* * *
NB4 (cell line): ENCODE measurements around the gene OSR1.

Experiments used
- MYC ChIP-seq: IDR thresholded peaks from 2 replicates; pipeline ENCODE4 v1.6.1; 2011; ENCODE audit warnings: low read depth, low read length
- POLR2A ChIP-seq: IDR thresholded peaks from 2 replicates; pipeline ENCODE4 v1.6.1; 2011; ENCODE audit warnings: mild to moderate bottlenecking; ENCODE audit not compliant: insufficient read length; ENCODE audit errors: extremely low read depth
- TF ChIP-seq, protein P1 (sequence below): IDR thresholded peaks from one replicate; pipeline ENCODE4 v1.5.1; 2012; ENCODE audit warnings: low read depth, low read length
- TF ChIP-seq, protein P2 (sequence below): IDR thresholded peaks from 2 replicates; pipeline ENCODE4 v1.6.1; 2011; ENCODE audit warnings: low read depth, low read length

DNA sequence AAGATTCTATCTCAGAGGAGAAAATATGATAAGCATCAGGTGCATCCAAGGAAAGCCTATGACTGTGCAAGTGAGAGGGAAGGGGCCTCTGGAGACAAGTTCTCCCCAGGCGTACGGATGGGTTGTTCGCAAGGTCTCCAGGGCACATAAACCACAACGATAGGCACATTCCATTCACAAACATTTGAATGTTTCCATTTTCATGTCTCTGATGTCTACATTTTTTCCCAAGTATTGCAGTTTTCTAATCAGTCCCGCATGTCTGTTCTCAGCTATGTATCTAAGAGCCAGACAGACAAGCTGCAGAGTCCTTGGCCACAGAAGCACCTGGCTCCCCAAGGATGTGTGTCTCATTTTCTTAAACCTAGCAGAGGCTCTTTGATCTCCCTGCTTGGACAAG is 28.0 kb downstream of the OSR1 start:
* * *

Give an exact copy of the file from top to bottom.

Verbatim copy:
NB4 (cell line): ENCODE measurements around the gene OSR1.

Experiments used
- MYC ChIP-seq: IDR thresholded peaks from 2 replicates; pipeline ENCODE4 v1.6.1; 2011; ENCODE audit warnings: low read depth, low read length
- POLR2A ChIP-seq: IDR thresholded peaks from 2 replicates; pipeline ENCODE4 v1.6.1; 2011; ENCODE audit warnings: mild to moderate bottlenecking; ENCODE audit not compliant: insufficient read length; ENCODE audit errors: extremely low read depth
- TF ChIP-seq, protein P1 (sequence below): IDR thresholded peaks from one replicate; pipeline ENCODE4 v1.5.1; 2012; ENCODE audit warnings: low read depth, low read length
- TF ChIP-seq, protein P2 (sequence below): IDR thresholded peaks from 2 replicates; pipeline ENCODE4 v1.6.1; 2011; ENCODE audit warnings: low read depth, low read length

DNA sequence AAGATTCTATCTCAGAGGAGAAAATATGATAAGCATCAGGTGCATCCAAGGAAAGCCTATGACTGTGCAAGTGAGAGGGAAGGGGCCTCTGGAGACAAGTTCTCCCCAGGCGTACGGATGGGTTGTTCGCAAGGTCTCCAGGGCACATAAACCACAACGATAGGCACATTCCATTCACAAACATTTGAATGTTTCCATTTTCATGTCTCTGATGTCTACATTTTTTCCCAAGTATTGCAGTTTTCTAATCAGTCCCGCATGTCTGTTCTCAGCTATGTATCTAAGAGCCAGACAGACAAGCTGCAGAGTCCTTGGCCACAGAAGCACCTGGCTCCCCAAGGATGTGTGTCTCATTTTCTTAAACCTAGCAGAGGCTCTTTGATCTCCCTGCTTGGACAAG is 28.0 kb downstream of the OSR1 start: